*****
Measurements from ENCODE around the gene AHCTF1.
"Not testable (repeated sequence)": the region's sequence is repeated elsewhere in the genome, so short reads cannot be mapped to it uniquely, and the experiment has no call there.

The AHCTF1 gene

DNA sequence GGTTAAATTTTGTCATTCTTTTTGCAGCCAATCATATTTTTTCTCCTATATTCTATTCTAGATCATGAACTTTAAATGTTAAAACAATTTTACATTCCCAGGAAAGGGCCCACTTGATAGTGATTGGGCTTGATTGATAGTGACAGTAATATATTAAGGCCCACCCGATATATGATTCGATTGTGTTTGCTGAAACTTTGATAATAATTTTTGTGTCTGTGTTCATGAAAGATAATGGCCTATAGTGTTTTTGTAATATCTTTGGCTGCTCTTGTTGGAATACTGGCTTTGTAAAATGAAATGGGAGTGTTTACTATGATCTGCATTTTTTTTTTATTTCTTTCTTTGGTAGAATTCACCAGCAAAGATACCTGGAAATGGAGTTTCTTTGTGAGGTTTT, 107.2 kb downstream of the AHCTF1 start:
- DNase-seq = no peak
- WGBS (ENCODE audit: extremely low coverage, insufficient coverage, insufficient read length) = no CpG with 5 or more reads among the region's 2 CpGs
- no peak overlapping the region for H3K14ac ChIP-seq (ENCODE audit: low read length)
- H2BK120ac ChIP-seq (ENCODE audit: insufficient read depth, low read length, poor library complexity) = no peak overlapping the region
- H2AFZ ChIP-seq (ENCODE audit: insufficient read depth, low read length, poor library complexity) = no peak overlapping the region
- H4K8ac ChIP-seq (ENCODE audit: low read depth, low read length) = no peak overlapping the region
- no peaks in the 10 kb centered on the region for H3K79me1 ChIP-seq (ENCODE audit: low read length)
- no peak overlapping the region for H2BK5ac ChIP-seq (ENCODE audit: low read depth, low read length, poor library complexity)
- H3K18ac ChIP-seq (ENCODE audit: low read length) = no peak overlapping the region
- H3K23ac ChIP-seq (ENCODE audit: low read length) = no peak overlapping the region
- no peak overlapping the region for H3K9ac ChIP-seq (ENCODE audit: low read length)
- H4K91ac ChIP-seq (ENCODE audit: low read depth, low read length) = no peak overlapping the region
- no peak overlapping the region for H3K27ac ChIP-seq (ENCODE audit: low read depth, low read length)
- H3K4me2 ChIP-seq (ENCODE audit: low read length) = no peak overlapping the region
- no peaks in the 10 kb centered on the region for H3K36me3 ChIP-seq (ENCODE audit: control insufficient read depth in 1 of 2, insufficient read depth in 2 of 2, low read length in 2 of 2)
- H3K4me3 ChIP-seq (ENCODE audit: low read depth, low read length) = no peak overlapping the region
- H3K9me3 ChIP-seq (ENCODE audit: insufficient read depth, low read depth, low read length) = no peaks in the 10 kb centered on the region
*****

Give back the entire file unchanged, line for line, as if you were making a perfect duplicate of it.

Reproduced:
Measurements from ENCODE around the gene AHCTF1.
"Not testable (repeated sequence)": the region's sequence is repeated elsewhere in the genome, so short reads cannot be mapped to it uniquely, and the experiment has no call there.

The AHCTF1 gene

DNA sequence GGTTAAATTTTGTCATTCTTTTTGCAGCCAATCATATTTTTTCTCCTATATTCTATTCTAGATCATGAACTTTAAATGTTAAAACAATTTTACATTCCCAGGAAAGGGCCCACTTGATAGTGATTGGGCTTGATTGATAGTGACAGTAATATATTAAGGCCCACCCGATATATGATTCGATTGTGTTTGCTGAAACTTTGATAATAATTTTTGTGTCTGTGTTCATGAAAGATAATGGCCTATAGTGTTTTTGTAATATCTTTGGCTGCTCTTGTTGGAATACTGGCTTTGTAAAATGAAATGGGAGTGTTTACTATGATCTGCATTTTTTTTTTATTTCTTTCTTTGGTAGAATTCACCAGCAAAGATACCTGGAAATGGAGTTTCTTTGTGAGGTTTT, 107.2 kb downstream of the AHCTF1 start:
- DNase-seq = no peak
- WGBS (ENCODE audit: extremely low coverage, insufficient coverage, insufficient read length) = no CpG with 5 or more reads among the region's 2 CpGs
- no peak overlapping the region for H3K14ac ChIP-seq (ENCODE audit: low read length)
- H2BK120ac ChIP-seq (ENCODE audit: insufficient read depth, low read length, poor library complexity) = no peak overlapping the region
- H2AFZ ChIP-seq (ENCODE audit: insufficient read depth, low read length, poor library complexity) = no peak overlapping the region
- H4K8ac ChIP-seq (ENCODE audit: low read depth, low read length) = no peak overlapping the region
- no peaks in the 10 kb centered on the region for H3K79me1 ChIP-seq (ENCODE audit: low read length)
- no peak overlapping the region for H2BK5ac ChIP-seq (ENCODE audit: low read depth, low read length, poor library complexity)
- H3K18ac ChIP-seq (ENCODE audit: low read length) = no peak overlapping the region
- H3K23ac ChIP-seq (ENCODE audit: low read length) = no peak overlapping the region
- no peak overlapping the region for H3K9ac ChIP-seq (ENCODE audit: low read length)
- H4K91ac ChIP-seq (ENCODE audit: low read depth, low read length) = no peak overlapping the region
- no peak overlapping the region for H3K27ac ChIP-seq (ENCODE audit: low read depth, low read length)
- H3K4me2 ChIP-seq (ENCODE audit: low read length) = no peak overlapping the region
- no peaks in the 10 kb centered on the region for H3K36me3 ChIP-seq (ENCODE audit: control insufficient read depth in 1 of 2, insufficient read depth in 2 of 2, low read length in 2 of 2)
- H3K4me3 ChIP-seq (ENCODE audit: low read depth, low read length) = no peak overlapping the region
- H3K9me3 ChIP-seq (ENCODE audit: insufficient read depth, low read depth, low read length) = no peaks in the 10 kb centered on the region